The Scientific World Journal

The Scientific World Journal / 2014 / Article

Research Article | Open Access

Volume 2014 |Article ID 379582 |

Sara Tahan Latibari, Mohammad Mehrali, Mehdi Mehrali, Teuku Meurah Indra Mahlia, Hendrik Simon Cornelis Metselaar, "Facile Preparation of Carbon Microcapsules Containing Phase-Change Material with Enhanced Thermal Properties", The Scientific World Journal, vol. 2014, Article ID 379582, 5 pages, 2014.

Facile Preparation of Carbon Microcapsules Containing Phase-Change Material with Enhanced Thermal Properties

Academic Editor: Juan C. Gómez-Fernández
Received14 Feb 2014
Accepted11 Jun 2014
Published26 Jun 2014


This study describes the hydrothermal synthesis of a novel carbon/palmitic acid (PA) microencapsulated phase change material (MEPCM). The field emission scanning electron microscopy (FESEM) and high resolution transmission electron microscopy (HRTEM) images confirm that spherical capsules of uniform size were formed with a mean diameter of 6.42 μm. The melting and freezing temperature were found to be slightly lower than those of pure PA with little undercooling. The composite retained 75% of the latent heat of pure PA. Thermal stability of the MEPCM was found to be better than that of pure PA. The thermal conductivity of MEPCM was increased by as much as 41% at 30°C. Due to its good thermal properties and chemical and mechanical stability, the carbon/PA MEPCM displays a good potential for thermal energy storage systems.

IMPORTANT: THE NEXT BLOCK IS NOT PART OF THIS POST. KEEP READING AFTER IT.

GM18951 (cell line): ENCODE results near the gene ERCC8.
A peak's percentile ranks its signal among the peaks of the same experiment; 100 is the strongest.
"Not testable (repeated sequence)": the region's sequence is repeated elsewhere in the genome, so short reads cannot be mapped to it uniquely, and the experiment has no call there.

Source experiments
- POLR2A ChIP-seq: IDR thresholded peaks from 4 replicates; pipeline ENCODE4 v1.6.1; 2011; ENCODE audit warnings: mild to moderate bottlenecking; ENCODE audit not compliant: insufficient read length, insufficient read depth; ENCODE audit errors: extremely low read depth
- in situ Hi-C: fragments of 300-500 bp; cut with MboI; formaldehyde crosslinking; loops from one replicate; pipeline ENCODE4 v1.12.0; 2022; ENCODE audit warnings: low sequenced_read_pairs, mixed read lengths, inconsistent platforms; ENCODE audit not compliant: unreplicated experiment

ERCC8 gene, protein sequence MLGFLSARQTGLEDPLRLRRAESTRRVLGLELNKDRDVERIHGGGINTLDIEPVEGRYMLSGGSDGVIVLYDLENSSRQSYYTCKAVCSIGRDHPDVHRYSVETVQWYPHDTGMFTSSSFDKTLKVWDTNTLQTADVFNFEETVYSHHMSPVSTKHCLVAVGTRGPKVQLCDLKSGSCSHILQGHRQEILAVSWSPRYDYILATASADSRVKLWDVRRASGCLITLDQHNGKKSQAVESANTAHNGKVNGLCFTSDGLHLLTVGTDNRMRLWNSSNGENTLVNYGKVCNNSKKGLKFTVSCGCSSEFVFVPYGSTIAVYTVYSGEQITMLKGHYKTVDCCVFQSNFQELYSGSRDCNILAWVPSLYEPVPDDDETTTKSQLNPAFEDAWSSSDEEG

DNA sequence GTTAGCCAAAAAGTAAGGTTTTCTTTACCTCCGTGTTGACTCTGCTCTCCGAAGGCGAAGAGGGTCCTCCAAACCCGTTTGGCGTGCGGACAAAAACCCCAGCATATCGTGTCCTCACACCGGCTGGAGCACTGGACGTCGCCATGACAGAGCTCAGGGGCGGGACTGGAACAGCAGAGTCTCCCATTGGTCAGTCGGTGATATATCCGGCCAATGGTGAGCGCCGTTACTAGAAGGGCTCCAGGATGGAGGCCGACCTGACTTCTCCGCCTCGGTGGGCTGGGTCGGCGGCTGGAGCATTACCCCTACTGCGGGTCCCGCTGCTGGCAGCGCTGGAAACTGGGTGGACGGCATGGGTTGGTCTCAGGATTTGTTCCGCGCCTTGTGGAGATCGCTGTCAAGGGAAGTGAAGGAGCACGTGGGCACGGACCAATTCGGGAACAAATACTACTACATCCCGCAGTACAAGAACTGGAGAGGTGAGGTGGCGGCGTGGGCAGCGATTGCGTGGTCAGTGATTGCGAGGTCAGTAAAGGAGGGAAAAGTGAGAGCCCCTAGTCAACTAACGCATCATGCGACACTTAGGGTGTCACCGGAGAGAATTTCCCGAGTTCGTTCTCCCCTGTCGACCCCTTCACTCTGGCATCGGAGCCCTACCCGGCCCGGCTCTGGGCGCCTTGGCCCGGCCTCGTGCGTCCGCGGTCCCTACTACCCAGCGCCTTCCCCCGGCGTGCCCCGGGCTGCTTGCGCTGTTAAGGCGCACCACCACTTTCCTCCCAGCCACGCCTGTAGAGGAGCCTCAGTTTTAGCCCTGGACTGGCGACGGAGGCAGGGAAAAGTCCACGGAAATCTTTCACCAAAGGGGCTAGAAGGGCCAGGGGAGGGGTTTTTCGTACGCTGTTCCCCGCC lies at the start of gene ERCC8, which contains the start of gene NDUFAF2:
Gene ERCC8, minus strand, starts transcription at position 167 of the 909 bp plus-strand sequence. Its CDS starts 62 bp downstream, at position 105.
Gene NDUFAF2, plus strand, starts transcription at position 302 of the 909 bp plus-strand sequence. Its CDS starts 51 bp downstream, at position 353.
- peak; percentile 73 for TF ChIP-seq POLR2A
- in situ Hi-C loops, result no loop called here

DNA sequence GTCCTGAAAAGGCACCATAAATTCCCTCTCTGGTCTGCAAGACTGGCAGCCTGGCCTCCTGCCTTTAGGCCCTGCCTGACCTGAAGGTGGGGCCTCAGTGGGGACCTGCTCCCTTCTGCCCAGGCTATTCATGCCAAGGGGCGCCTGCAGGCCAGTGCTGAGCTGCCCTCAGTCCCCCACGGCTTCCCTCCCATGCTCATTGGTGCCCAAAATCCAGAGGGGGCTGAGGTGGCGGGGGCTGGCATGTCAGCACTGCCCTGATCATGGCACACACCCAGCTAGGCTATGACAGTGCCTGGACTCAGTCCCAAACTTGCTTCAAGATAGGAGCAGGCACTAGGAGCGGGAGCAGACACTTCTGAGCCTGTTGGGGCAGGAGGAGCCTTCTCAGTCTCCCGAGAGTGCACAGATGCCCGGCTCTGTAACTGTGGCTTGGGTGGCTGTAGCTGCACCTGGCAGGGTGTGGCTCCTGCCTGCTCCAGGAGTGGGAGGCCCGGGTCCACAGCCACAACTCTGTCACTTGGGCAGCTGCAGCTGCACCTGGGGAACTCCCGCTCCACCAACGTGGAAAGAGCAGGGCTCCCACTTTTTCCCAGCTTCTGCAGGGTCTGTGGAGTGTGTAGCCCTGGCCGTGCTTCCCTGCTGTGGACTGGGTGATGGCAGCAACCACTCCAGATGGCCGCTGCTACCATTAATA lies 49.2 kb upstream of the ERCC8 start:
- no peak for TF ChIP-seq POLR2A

1. Introduction

Phase-change materials (PCMs) are interesting materials for latent heat storage due to their high energy storage density and small temperature variation from storage to recovery [1, 2]. Several kinds of organic PCMs like fatty acids have been applied recently as they have a high latent heat and appropriate thermal properties [3, 4]. However, direct use of such PCMs in practical thermal applications is not easy due to their low thermal conductivity, flammability, instability, and leakage problems [5]. A solution for these problems is to use shape-stabilized PCMs with a melting component and supporting materials [68]. However, due to large differences between solid inclusions and organic matrix, PCM composites usually show poor stability. To overcome this, PCMs have been encapsulated in various organic and inorganic materials [9]. Carbon based materials are very attractive as supporting and shell materials due to their low density, low thermal expansion coefficient, high thermal conductivity, high chemical stability, nontoxicity, and wide availability [10]. Among all carbon based materials carbon nano/microspheres are getting more attention because of their exclusive properties and many potential applications such as drug delivery, electrodes, and gas storage. Hollow carbon spheres are very useful in practical applications due to their large specific surface area, low density, chemical stability, thermal efficiency, and high compressive strength [11]. Up to now, many carbon spheres with various morphologies and sizes have been prepared through different techniques using various materials as precursors. To combine the thermal and physical properties of carbon microspheres (CMS) with the latent heat of PA and to overcome the problems of the PCMs, in this paper we describe a hydrothermal method to prepare carbon/PA MEPCM. The applicability of the capsules in thermal energy storage systems was verified by thermal characterization of the MEPCM.

2. Materials and Method

Palmitic acid (C16H32O2) (PA) (99%), sodium dodecyl sulfate (NaC12H25SO4) (SDS), and analytical-grade glucose (all Fisher Scientific Inc.) were used in this experiment.